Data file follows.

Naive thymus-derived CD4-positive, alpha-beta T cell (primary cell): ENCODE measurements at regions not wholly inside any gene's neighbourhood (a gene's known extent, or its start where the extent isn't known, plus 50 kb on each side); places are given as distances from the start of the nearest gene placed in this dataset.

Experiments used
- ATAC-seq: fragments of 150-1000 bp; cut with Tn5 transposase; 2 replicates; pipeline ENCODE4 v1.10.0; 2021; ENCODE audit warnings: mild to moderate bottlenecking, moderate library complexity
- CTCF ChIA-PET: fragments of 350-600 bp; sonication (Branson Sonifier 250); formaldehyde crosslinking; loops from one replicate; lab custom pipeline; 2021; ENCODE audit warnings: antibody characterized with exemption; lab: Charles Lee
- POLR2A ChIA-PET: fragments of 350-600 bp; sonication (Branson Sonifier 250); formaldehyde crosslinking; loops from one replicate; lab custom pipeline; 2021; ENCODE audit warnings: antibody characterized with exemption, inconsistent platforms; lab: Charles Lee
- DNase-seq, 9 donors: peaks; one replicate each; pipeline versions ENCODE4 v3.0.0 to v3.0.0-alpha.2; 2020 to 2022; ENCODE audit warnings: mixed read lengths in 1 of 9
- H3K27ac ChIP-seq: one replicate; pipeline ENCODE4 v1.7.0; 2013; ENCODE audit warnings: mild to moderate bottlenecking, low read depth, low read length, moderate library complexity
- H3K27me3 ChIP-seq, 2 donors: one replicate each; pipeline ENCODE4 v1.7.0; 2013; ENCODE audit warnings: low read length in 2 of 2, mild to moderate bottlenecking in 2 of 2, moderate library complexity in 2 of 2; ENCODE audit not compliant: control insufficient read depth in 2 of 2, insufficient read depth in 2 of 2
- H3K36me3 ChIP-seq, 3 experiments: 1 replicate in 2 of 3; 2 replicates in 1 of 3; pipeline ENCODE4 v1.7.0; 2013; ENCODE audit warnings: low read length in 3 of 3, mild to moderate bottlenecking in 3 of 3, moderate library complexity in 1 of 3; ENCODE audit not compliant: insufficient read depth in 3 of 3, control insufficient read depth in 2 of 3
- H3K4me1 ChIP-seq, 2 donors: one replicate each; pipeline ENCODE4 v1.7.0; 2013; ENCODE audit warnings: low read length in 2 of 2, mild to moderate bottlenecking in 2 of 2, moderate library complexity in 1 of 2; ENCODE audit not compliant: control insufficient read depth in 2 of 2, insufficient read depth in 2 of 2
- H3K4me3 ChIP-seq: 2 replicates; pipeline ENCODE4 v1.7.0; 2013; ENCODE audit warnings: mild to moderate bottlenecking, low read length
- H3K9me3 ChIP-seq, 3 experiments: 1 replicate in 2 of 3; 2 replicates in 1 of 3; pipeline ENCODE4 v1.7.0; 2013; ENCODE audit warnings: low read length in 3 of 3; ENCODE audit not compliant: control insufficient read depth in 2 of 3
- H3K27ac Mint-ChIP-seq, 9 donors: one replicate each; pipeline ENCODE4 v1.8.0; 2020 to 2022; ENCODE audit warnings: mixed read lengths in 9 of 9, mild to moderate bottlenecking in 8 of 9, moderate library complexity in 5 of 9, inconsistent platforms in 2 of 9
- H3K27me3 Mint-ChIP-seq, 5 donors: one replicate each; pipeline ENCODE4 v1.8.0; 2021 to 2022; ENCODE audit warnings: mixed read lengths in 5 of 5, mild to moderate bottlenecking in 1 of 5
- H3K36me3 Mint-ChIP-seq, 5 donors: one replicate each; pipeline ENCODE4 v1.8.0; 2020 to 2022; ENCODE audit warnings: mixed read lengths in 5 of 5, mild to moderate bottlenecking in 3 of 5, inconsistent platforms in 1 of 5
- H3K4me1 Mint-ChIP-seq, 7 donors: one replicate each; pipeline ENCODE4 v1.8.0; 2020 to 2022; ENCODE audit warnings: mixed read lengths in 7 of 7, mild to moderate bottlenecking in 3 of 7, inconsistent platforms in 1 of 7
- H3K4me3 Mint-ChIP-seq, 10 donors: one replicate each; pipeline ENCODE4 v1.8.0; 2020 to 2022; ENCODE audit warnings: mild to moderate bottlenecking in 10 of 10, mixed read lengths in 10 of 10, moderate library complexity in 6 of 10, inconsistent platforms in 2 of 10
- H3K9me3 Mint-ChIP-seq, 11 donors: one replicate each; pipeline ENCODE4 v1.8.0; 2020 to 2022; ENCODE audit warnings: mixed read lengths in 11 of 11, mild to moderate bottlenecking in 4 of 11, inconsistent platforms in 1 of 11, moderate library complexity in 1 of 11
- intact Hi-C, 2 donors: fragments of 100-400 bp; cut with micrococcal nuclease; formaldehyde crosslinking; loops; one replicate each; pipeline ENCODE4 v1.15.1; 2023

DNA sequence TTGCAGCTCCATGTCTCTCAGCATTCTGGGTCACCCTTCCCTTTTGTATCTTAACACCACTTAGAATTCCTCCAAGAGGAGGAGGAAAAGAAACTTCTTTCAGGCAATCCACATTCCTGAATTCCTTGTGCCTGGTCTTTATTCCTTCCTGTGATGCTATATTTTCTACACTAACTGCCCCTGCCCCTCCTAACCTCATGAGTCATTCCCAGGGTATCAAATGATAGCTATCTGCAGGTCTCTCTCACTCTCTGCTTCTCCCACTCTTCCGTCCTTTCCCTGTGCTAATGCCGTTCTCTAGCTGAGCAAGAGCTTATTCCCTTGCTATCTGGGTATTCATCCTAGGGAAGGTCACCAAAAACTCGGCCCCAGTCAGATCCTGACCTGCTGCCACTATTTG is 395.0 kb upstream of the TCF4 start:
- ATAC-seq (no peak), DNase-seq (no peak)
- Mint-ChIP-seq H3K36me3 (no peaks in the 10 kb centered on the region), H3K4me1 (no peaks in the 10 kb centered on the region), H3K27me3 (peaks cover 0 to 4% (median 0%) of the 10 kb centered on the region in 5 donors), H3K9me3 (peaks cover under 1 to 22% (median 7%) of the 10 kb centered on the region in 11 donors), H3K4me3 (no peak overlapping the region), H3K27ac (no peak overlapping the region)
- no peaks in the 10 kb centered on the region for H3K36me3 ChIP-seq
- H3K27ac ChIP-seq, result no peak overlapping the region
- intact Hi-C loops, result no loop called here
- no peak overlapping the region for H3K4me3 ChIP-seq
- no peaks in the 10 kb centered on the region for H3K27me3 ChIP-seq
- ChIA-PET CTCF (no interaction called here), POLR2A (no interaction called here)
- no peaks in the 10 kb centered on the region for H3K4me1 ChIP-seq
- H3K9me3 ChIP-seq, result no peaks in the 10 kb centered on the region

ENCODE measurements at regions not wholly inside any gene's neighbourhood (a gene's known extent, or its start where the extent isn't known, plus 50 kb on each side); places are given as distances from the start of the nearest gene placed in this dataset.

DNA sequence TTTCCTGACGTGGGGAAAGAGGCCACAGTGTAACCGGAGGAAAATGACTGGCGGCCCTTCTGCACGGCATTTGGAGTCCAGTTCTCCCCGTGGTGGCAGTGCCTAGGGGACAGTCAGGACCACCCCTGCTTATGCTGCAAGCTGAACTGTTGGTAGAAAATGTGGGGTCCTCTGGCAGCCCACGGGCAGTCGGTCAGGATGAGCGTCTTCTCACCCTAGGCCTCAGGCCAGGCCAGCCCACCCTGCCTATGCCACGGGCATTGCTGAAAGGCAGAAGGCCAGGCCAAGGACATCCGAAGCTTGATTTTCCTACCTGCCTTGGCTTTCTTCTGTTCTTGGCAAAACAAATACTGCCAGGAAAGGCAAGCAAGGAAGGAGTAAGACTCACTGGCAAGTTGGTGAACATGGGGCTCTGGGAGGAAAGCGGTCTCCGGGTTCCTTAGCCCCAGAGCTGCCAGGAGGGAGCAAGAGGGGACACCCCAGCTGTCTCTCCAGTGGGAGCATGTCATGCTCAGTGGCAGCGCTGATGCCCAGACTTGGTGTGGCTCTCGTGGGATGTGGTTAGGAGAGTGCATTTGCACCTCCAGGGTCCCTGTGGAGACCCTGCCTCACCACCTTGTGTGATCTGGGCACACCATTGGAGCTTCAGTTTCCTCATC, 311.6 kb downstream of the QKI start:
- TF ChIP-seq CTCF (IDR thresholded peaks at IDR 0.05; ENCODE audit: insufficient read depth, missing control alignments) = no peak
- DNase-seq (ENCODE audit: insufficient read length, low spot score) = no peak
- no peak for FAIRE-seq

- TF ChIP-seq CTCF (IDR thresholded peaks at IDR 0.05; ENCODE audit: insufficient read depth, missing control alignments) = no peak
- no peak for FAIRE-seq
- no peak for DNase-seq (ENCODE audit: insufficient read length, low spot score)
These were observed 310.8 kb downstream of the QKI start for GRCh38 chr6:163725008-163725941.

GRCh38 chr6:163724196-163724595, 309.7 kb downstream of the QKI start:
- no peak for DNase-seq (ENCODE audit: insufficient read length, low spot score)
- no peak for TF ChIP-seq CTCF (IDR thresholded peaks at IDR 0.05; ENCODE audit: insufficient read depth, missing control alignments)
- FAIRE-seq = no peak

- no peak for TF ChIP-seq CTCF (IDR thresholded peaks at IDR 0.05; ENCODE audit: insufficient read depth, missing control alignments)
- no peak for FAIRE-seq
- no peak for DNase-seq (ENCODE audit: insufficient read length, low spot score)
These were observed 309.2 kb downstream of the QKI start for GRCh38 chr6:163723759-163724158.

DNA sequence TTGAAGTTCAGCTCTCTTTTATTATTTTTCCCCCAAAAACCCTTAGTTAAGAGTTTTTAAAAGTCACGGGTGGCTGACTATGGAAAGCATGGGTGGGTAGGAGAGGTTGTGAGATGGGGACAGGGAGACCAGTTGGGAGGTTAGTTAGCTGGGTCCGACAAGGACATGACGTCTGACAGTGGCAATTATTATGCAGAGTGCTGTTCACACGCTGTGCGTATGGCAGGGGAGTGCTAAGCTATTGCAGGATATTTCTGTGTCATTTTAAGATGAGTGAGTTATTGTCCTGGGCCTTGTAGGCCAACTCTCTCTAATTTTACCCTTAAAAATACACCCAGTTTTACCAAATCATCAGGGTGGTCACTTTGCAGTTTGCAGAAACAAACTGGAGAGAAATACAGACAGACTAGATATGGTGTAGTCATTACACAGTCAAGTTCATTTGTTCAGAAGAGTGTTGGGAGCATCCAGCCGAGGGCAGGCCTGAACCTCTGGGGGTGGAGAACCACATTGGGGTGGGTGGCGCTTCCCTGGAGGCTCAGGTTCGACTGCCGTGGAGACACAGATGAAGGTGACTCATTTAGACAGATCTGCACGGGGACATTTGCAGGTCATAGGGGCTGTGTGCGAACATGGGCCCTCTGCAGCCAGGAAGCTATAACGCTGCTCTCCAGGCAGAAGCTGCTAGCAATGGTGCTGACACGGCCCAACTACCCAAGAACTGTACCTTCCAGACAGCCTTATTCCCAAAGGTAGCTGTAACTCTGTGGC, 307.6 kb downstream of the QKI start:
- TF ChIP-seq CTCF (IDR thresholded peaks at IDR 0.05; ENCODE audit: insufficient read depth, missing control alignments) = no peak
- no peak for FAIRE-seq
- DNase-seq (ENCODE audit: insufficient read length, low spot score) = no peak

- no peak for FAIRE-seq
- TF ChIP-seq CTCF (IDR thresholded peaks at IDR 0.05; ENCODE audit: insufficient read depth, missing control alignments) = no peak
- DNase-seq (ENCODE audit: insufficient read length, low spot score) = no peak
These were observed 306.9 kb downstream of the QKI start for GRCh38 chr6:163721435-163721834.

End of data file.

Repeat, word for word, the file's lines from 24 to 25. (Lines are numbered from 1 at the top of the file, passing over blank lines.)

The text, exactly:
- H3K27ac ChIP-seq, result no peak overlapping the region
- intact Hi-C loops, result no loop called here